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PFAS is being banned from food packaging in California

Hamburger and French Fries in Basket Lined With Paper-g87895d500_640PFAS, called a “forever chemical,” is being banned in paper-based food packaging in California under a law signed Tuesday. The new law also requires the disclosure of toxic substances in cookware.

The new California law:

  • Bans paper-based food packaging using PFAS chemicals starting Jan. 1, 2023.
  • Requires cookware manufacturers starting Jan. 1, 2024, to disclose the presence of chemicals in their products that are of concern for human health or the environment.
  • Prohibits misleading advertising on cookware packaging on Jan. 1, 2023.

“Most people don’t realize there are PFAS in everyday items including food packaging,” said Avinash Kar, director of state health policy for the Natural Resources Defense Council. “PFAS is a massive global public health issue.”

PFAS is widely used in paper-based food packaging made from plant fibers, such as cardboard, for their water and grease resistant properties.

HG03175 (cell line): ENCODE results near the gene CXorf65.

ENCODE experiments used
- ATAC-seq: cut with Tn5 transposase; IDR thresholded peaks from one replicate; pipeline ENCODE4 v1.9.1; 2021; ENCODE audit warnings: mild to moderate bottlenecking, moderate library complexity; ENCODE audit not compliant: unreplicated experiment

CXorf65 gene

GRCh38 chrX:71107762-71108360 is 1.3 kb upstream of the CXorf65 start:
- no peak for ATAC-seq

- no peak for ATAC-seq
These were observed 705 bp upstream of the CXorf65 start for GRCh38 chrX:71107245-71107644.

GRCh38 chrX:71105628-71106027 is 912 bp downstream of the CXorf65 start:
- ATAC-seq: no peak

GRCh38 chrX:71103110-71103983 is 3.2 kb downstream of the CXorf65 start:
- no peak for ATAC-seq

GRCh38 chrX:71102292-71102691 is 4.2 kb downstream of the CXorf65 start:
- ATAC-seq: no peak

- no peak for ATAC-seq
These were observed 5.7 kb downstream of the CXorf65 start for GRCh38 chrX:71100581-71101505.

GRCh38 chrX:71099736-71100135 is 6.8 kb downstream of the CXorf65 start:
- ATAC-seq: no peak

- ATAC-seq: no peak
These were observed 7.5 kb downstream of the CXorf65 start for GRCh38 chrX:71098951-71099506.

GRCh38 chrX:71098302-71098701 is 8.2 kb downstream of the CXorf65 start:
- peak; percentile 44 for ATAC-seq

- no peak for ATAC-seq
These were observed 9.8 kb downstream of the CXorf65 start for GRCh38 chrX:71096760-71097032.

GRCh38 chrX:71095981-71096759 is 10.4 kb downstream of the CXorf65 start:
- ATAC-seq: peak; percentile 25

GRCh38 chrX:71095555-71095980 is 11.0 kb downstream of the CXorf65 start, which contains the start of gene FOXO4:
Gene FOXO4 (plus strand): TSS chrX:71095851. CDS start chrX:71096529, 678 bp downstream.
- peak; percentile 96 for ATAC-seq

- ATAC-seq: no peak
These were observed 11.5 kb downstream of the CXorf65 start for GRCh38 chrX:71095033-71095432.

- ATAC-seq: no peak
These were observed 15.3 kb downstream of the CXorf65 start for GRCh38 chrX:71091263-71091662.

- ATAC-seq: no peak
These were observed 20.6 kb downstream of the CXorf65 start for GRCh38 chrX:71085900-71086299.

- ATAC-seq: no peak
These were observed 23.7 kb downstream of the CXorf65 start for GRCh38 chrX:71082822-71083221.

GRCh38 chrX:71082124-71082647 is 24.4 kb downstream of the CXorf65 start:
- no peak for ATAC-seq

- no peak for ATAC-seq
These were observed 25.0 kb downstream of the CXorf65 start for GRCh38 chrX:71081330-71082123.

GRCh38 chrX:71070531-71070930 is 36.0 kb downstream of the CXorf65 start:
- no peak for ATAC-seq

Examples of food packaging that often contain PFAS include paper wraps, liners, bags, sleeves, dinnerware (plates, bowls, and trays), and takeout containers made of molded fiber. 

Chemicals can migrate from the packaging into food, contaminate soil when the packaging is composted, and pose contamination risks for water systems when they’re put in landfills.  

“PFAS chemicals should not be used in materials that touch our food because they persist in the environment and human body, and have been linked to cancer, hormone disruption, organ damage, and other severe diseases and can interfere with vaccine response,” said Sue Chiang, pollution prevention director for the Center for Environmental Health. 

The law also requires cookware manufacturers to disclose chemicals of concern, such as PFAS and bisphenol A, or BPA, and other substances on the California’s chemicals of concern list, if they’re added to surfaces that come into contact with food or drink or to handles.

Other organizations that worked on the law are the Breast Cancer Prevention Partners, Clean Water Action, and the Environmental Working Group.

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